McWhorter, M. L., Monani, U. R., Burghes, A. H. & Beattie, C. E. Knockdown of the survival motor neuron (Smn) protein in zebrafish causes defects in motor axon outgrowth and pathfinding. The Journal of cell biology 162, 919–931, doi: 10.1083/jcb.200303168 (2003).
Winkler, C. et al. Reduced U snRNP assembly causes motor axon degeneration in an animal model for spinal muscular atrophy. Genes & development 19, 2320–2330, doi: 10.1101/gad.342005 (2005).
Giacomotto, J., Rinkwitz, S. & Becker, T. S. Effective heritable gene knockdown in zebrafish using synthetic microRNAs. Nat Commun 6, 7378, doi: 10.1038/ncomms8378 (2015).
Hao le, T. et al. Temporal requirement for SMN in motoneuron development. Human molecular genetics 22, 2612–2625, doi: 10.1093/hmg/ddt110 (2013).
See, K. et al. SMN deficiency alters Nrxn2 expression and splicing in zebrafish and mouse models of spinal muscular atrophy. Hum Mol Genet 23, 1754–1770, doi: 10.1093/hmg/ddt567 (2014).
Zhang, Z. et al. Dysregulation of synaptogenesis genes antecedes motor neuron pathology in spinal muscular atrophy. Proc Natl Acad Sci USA 110, 19348–19353, doi: 10.1073/pnas.1319280110 (2013).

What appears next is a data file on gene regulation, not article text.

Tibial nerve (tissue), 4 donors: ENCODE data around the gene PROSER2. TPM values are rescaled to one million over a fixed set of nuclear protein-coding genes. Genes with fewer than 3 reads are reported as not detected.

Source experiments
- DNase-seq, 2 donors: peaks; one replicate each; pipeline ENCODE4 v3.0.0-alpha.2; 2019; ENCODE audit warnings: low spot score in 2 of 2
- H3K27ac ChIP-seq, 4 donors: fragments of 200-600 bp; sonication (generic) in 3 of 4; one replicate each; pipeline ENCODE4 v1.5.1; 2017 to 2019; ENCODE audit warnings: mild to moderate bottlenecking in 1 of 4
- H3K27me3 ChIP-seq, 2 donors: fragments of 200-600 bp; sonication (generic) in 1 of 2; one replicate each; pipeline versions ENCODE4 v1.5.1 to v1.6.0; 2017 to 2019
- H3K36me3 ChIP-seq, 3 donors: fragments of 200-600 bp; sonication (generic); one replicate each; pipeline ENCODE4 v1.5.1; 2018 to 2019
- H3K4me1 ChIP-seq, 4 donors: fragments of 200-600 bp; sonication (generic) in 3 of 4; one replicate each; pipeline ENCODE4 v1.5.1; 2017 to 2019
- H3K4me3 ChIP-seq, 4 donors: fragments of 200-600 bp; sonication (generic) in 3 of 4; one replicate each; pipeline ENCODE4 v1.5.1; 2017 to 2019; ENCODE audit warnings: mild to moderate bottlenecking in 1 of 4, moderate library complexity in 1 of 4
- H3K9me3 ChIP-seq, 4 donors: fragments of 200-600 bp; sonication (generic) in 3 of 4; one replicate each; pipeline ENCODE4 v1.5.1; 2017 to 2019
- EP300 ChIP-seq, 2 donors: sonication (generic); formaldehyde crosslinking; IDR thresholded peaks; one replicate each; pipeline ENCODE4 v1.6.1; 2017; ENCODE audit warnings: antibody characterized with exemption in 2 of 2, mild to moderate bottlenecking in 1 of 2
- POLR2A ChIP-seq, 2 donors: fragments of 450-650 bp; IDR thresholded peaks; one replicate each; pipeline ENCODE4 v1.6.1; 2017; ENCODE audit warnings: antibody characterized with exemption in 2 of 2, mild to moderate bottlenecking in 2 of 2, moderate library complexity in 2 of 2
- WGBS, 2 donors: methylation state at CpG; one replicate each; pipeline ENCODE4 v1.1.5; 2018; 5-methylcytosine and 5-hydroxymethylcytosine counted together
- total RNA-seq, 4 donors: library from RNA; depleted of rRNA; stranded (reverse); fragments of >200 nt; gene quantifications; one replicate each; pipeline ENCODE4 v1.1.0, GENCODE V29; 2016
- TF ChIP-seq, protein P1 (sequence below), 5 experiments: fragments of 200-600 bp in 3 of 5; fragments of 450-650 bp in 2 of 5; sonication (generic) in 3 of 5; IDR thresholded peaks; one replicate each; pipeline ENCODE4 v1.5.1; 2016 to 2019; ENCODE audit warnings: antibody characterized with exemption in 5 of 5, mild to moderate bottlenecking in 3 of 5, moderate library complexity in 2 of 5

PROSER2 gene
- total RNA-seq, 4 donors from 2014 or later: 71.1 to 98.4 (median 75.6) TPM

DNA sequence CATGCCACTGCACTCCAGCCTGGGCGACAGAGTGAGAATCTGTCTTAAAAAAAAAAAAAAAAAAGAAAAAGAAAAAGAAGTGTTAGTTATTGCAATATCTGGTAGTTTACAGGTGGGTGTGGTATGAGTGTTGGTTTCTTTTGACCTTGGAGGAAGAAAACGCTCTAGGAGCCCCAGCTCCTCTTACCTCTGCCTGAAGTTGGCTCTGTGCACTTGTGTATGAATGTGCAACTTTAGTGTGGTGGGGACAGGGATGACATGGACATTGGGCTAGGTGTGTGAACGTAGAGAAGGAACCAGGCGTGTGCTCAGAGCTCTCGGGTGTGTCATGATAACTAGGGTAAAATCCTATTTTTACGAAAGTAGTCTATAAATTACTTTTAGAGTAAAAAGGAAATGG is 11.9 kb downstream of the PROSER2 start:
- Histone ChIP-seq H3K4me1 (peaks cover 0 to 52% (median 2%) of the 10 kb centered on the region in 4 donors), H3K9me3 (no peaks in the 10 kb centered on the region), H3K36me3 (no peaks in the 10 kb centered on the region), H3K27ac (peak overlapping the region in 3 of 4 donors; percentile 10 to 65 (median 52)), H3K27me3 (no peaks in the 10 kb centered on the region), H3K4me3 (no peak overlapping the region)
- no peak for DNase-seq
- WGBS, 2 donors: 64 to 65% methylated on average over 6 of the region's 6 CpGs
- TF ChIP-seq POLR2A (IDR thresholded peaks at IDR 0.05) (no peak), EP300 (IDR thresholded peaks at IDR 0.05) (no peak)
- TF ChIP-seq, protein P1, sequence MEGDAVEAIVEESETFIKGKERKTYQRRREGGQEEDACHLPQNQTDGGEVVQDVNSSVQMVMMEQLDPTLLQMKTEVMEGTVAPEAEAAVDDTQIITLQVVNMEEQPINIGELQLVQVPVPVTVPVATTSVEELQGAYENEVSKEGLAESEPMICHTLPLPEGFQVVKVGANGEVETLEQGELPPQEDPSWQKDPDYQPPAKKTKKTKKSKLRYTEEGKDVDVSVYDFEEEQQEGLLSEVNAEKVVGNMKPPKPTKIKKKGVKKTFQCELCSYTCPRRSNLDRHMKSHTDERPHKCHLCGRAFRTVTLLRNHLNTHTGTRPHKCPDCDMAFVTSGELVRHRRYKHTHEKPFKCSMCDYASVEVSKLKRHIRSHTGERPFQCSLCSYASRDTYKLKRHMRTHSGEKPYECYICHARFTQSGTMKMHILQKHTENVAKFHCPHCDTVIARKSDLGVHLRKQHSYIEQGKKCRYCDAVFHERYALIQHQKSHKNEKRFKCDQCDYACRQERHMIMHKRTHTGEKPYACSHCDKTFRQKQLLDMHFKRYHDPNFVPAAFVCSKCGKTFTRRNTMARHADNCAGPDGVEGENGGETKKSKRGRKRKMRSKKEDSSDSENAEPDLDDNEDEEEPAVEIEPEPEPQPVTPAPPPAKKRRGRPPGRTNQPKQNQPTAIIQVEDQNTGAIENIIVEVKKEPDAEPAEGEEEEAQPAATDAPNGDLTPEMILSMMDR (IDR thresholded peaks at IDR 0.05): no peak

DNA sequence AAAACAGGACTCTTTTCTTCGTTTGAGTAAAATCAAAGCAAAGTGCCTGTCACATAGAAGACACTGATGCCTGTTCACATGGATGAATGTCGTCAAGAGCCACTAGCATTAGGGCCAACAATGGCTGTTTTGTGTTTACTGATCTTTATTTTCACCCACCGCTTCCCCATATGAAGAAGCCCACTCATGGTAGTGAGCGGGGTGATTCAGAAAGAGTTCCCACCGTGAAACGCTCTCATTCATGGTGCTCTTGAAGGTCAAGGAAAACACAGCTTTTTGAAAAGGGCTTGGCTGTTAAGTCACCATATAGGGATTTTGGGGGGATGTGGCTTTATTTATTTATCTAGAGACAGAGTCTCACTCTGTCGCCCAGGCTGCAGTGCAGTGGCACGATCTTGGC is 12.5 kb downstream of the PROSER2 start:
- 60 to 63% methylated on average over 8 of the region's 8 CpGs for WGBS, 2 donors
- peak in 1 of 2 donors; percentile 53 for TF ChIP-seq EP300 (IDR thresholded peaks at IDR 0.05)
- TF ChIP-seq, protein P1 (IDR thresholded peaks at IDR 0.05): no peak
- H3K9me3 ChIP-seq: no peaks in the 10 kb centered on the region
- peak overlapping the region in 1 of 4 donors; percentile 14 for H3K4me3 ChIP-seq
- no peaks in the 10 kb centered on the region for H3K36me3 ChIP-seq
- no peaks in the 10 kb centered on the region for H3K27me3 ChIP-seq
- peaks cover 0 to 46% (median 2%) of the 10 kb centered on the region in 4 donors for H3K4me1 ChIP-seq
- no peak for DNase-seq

Huo, Q. et al. Splicing changes in SMA mouse motoneurons and SMN-depleted neuroblastoma cells: evidence for involvement of splicing regulatory proteins. RNA Biol 11, 1430–1446, doi: 10.1080/15476286.2014.996494 (2014).
Rossoll, W. et al. Smn, the spinal muscular atrophy-determining gene product, modulates axon growth and localization of beta-actin mRNA in growth cones of motoneurons. The Journal of cell biology 163, 801–812, doi: 10.1083/jcb.200304128 (2003).
Rossoll, W. et al. Specific interaction of Smn, the spinal muscular atrophy determining gene product, with hnRNP-R and gry-rbp/hnRNP-Q: a role for Smn in RNA processing in motor axons? Hum Mol Genet 11, 93–105 (2002).